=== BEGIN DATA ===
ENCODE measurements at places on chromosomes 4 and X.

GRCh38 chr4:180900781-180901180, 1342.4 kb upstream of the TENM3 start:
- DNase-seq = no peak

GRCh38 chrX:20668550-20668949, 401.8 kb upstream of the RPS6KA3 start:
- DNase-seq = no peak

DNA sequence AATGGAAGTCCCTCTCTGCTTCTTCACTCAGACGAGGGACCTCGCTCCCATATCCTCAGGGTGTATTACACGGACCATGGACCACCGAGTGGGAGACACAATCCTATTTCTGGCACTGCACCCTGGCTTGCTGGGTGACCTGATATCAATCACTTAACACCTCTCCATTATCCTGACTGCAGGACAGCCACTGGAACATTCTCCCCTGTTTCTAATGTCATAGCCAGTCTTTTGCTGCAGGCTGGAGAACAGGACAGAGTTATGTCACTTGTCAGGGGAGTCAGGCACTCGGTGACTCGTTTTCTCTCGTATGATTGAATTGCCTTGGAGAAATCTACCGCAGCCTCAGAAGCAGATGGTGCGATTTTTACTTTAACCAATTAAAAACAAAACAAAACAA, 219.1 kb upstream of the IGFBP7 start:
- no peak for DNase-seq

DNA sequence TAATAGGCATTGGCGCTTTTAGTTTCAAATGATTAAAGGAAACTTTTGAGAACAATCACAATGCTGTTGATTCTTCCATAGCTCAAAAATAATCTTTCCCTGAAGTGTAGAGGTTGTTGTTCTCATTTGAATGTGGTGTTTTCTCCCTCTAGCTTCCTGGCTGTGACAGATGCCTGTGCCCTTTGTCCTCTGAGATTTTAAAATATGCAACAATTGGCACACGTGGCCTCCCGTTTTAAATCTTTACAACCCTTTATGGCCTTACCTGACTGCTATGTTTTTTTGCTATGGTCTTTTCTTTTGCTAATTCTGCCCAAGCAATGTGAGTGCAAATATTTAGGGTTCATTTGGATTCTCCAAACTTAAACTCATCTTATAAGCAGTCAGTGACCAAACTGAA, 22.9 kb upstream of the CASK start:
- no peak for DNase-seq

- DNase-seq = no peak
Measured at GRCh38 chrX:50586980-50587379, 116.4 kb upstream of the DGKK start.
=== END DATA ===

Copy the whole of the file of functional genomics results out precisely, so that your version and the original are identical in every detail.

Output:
ENCODE measurements at places on chromosomes 4 and X.

GRCh38 chr4:180900781-180901180, 1342.4 kb upstream of the TENM3 start:
- DNase-seq = no peak

GRCh38 chrX:20668550-20668949, 401.8 kb upstream of the RPS6KA3 start:
- DNase-seq = no peak

DNA sequence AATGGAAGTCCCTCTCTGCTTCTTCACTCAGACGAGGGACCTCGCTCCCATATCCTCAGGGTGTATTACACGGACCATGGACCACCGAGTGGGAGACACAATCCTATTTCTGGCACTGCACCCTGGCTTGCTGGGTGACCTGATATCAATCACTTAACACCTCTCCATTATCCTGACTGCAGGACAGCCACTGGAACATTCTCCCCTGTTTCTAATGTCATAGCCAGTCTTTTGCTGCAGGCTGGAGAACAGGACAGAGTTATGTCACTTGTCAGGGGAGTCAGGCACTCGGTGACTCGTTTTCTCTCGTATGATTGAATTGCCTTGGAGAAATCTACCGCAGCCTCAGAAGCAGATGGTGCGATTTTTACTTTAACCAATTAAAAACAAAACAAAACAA, 219.1 kb upstream of the IGFBP7 start:
- no peak for DNase-seq

DNA sequence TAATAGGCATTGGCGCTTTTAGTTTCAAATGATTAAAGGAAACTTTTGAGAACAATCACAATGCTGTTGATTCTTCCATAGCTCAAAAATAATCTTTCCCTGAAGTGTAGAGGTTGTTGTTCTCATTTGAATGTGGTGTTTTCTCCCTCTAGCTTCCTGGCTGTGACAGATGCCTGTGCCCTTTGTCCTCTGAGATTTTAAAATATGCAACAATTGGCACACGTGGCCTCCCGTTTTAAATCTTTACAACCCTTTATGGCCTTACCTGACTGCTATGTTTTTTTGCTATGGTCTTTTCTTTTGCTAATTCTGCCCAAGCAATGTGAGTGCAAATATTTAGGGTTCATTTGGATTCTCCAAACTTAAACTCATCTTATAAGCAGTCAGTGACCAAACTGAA, 22.9 kb upstream of the CASK start:
- no peak for DNase-seq

- DNase-seq = no peak
Measured at GRCh38 chrX:50586980-50587379, 116.4 kb upstream of the DGKK start.